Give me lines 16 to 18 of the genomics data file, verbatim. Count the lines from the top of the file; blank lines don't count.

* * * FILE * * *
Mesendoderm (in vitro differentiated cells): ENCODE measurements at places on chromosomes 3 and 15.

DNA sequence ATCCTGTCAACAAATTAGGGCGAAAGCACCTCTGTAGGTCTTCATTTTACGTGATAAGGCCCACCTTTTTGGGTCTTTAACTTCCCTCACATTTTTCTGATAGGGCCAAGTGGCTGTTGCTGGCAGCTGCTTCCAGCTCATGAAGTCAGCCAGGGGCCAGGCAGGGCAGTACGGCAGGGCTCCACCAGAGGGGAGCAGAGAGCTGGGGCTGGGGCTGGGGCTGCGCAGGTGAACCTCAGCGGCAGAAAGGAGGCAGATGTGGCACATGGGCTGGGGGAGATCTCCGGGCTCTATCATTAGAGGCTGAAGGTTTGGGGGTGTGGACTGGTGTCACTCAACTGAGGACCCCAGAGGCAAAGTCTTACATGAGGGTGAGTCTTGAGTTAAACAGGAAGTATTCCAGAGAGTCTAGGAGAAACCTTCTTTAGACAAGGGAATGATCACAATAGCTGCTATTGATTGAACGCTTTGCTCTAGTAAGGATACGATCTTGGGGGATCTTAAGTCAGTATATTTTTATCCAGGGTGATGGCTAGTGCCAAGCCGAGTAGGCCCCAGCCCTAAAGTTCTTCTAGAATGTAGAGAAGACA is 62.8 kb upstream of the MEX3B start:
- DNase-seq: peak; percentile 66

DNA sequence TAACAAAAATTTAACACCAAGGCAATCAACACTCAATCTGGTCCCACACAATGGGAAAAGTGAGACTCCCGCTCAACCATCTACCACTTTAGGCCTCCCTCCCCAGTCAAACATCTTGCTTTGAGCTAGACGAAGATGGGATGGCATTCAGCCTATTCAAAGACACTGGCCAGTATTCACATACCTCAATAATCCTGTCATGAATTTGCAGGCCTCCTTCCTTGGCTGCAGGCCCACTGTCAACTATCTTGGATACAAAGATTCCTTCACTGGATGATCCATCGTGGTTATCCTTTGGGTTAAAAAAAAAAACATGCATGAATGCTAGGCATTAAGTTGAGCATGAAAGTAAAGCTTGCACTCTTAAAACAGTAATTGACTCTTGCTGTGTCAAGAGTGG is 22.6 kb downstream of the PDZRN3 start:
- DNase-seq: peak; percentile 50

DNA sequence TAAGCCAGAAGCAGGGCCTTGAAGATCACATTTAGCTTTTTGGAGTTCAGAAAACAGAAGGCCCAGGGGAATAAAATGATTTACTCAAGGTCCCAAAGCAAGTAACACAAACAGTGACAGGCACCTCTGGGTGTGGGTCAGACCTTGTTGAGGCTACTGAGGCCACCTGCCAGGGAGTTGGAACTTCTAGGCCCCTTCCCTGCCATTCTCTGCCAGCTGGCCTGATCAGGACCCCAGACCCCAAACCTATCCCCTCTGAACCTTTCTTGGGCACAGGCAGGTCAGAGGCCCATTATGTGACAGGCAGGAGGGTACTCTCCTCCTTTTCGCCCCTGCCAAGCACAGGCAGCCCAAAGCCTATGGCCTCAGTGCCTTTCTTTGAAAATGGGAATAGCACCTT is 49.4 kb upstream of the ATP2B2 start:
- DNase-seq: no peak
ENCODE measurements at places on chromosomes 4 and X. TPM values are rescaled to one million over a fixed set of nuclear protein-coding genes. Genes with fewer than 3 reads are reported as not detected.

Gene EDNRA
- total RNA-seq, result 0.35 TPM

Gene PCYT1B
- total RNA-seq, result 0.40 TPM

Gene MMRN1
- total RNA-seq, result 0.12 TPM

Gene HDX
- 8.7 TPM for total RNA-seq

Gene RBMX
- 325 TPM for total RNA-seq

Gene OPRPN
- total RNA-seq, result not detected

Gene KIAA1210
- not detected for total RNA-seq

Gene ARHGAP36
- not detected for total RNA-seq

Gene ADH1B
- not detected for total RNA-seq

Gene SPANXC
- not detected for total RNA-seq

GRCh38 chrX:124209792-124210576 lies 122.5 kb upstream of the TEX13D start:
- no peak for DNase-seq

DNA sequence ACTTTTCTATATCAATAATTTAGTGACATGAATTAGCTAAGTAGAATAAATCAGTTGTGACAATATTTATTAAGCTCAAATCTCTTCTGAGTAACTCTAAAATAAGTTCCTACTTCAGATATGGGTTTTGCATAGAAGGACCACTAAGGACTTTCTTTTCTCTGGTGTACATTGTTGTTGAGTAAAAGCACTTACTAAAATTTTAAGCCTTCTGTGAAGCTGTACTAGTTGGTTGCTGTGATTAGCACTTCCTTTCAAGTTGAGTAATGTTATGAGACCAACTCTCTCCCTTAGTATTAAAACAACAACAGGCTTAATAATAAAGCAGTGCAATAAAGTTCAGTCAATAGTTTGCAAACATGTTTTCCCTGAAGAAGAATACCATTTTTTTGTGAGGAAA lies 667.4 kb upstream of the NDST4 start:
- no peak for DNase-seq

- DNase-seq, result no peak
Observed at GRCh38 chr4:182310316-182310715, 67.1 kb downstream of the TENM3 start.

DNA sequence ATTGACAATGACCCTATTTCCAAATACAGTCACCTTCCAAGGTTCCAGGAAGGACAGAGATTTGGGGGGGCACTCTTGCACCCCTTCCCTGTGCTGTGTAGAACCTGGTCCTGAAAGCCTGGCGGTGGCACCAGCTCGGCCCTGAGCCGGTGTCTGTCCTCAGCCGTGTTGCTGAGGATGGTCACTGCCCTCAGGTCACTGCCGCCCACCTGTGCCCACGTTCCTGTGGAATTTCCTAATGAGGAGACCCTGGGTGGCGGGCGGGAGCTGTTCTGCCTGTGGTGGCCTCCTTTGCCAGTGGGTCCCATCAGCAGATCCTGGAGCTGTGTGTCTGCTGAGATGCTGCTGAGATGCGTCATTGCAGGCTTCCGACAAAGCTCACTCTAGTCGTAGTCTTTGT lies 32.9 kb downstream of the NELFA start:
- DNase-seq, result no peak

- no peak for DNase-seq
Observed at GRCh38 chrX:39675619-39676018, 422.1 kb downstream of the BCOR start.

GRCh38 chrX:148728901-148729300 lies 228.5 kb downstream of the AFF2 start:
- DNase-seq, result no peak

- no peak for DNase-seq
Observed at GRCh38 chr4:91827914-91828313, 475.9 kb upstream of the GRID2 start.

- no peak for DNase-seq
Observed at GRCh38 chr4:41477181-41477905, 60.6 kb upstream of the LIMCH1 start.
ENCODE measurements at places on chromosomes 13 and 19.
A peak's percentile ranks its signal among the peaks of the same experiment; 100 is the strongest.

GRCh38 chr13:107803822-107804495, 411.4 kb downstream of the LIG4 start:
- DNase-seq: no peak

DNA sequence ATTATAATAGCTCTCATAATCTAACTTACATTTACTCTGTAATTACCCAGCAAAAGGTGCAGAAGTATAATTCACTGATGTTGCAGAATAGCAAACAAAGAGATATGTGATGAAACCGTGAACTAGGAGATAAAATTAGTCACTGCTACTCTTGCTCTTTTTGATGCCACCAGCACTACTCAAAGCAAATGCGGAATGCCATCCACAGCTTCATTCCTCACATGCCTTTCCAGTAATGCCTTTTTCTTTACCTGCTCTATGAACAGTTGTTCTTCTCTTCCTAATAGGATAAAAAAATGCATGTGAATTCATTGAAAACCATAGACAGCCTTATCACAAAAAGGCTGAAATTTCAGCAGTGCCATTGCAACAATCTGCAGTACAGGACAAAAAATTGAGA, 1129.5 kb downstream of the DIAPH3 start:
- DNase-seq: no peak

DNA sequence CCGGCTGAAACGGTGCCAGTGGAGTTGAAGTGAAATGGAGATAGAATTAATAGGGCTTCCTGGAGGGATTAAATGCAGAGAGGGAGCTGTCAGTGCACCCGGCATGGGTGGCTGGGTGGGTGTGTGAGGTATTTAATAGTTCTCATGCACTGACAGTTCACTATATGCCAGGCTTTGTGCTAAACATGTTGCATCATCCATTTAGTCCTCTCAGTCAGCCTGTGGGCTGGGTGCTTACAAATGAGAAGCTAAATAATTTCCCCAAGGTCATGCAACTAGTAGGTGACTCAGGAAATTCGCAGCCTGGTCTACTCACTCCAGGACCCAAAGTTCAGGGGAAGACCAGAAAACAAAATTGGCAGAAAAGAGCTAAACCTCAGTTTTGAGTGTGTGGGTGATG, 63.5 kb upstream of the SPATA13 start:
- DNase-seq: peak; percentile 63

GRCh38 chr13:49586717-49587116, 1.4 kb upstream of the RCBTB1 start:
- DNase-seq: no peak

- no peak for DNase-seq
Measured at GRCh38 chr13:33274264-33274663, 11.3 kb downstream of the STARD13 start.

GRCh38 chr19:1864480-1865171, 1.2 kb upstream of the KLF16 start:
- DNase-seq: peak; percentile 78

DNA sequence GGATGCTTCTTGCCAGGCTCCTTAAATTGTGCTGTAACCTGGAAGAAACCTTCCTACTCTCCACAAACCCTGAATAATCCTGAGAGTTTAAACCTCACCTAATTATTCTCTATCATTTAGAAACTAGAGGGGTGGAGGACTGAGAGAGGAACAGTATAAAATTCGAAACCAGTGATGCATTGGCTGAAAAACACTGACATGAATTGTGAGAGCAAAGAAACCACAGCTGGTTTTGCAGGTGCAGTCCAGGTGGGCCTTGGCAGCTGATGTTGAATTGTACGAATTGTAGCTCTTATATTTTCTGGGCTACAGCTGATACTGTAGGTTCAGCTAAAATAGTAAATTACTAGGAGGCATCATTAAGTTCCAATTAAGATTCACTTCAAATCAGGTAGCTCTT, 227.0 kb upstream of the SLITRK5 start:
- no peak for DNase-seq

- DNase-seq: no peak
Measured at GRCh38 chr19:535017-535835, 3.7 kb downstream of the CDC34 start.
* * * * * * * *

- 8.7 TPM for total RNA-seq

Gene RBMX
- 325 TPM for total RNA-seq